Elizabeth Hinton is the author of From the War on Poverty to the War on Crime (2016). After earning her Ph.D. in United States History at Columbia University, Hinton joined the Department of History and the Department of African and African American Studies at Harvard University. Now a professor at Yale University, her second book, America on Fire (Liveright, May 18) is a meticulous study of the many rebellions and protests that have taken place in response to police violence in cities across the U.S. since the 1960s.

In this interview, Hinton discusses the archival research and oral interviews she conducted for this book and touches on how research for her first book led to the germination of her ideas forAmerica on Fire. The crucial takeaway for readers, Hinton argues, is the necessity to reconstruct the response to economic inequalities–– “a major structural intervention” for public schools, job creation, housing, and other sectors of American life, rather than a reinvestment in the prison and security industries.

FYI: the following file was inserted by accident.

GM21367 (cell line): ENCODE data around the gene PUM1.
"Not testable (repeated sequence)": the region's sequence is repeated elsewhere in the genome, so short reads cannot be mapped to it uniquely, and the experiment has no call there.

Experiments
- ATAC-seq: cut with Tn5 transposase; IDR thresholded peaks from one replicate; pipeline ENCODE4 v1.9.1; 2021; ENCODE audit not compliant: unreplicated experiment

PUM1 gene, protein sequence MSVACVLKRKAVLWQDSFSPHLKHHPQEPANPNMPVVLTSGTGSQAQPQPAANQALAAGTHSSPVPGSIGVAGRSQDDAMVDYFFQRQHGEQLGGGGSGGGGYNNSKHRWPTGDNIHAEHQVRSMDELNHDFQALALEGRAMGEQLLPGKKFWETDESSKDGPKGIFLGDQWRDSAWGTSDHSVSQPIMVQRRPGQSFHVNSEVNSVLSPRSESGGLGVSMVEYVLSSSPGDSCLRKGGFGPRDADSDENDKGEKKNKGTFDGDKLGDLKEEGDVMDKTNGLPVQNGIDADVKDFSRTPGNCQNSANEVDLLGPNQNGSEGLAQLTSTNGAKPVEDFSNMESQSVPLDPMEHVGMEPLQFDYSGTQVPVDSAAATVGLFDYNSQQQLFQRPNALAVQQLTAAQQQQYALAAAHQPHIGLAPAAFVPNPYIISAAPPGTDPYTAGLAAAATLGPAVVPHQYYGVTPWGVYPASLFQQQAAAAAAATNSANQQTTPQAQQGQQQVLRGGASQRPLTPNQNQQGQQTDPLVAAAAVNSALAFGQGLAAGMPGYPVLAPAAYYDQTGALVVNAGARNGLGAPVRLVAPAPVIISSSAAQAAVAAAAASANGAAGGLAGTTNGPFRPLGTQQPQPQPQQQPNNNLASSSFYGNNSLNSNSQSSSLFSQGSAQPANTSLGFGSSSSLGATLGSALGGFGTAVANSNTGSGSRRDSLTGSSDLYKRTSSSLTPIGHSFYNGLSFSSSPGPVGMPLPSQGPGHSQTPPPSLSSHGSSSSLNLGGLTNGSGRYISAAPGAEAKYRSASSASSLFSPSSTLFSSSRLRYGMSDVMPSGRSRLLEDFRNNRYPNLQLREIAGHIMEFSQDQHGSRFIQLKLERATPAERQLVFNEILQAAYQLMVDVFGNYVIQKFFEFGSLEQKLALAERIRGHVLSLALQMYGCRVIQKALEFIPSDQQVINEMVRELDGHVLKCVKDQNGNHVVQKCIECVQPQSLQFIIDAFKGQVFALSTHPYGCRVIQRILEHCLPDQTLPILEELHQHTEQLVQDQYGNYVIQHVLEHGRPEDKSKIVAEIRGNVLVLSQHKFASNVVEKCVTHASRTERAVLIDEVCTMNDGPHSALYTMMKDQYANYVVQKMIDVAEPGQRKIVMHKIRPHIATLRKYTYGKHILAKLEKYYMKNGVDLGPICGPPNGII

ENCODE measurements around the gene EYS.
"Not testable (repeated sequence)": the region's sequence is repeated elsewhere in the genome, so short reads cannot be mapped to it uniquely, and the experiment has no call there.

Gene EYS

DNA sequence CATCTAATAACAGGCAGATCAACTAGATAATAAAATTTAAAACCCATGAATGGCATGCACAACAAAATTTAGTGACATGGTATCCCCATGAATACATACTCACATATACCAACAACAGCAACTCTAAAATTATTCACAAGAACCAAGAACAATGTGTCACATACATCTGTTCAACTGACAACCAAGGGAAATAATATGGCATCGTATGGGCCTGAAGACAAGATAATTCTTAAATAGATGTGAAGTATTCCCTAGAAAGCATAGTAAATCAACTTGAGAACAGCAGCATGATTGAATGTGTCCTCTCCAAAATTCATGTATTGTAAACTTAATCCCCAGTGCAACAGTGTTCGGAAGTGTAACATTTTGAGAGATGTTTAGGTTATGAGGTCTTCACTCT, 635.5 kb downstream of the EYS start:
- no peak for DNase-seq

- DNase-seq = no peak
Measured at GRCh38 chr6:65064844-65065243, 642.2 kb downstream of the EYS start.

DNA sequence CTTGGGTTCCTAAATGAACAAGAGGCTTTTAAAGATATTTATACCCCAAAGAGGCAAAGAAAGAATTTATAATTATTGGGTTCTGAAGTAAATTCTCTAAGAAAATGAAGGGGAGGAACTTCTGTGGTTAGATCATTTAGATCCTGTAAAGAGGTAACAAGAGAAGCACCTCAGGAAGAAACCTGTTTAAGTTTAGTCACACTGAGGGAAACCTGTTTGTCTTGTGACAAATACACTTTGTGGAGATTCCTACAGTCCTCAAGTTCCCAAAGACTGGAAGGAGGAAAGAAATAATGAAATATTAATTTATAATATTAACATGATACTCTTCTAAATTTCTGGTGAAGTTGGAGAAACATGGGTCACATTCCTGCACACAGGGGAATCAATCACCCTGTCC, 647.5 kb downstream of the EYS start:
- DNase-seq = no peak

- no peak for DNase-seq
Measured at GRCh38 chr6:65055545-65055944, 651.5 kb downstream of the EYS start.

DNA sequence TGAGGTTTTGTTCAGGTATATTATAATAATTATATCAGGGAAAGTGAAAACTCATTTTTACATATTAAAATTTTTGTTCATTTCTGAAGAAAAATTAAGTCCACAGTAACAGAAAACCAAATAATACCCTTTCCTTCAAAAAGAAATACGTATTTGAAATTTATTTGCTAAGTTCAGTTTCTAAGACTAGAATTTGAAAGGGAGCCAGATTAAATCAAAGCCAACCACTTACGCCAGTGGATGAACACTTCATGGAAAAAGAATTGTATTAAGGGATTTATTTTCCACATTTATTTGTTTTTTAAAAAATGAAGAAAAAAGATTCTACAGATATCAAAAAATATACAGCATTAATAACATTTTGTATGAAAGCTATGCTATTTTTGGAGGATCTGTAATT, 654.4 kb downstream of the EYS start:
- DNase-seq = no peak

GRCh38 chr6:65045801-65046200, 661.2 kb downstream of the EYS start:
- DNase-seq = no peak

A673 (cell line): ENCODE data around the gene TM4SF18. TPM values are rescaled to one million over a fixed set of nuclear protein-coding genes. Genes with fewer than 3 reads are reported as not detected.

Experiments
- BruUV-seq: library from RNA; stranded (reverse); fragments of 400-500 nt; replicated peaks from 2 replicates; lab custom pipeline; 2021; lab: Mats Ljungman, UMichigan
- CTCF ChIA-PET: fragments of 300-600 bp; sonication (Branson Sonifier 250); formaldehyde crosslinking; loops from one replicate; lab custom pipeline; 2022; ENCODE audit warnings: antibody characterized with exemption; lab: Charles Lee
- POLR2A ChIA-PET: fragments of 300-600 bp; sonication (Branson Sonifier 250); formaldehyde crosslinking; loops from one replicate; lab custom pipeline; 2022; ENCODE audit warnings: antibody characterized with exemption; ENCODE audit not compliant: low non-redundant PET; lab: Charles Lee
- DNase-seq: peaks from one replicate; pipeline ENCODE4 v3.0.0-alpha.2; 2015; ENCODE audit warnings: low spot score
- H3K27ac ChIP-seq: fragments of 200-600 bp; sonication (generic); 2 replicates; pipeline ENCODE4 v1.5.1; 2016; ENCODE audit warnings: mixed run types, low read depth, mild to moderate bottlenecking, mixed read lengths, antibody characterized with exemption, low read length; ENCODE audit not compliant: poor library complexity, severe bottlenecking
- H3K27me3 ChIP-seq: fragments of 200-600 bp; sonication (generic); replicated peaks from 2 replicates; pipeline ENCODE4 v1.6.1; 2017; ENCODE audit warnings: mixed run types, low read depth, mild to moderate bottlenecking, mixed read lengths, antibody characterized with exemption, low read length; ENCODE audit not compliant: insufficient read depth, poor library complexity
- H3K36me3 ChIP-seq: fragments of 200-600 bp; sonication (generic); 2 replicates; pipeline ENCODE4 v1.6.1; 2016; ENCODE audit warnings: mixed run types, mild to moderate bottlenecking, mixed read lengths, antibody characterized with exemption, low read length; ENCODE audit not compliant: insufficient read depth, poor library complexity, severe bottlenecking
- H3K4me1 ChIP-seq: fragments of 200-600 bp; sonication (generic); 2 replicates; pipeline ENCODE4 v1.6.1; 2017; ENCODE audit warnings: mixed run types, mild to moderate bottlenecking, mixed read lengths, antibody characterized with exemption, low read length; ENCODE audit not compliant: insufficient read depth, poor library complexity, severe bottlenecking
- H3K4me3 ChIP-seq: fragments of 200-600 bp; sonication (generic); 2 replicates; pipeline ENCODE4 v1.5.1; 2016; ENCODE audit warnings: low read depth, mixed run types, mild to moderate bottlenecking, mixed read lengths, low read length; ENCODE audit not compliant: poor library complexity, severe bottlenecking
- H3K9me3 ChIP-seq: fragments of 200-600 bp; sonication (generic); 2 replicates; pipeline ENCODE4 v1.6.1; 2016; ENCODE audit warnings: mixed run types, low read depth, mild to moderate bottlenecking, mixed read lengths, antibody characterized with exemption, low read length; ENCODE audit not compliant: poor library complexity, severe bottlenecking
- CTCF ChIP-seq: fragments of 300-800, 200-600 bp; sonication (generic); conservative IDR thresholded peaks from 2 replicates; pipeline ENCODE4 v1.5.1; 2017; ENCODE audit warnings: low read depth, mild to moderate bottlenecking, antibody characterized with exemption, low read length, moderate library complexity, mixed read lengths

From the Kirkus-starred review: “[Hinton] recounts the history of lynch mobs across the country, reacting to Black advances in economic well-being and civil rights through armed violence.The cycle of public rebellions begins, as the author sharply describes it, with the police interfering with some ordinary activity.A must-read for all concerned with civil rights and social justice in modern America.”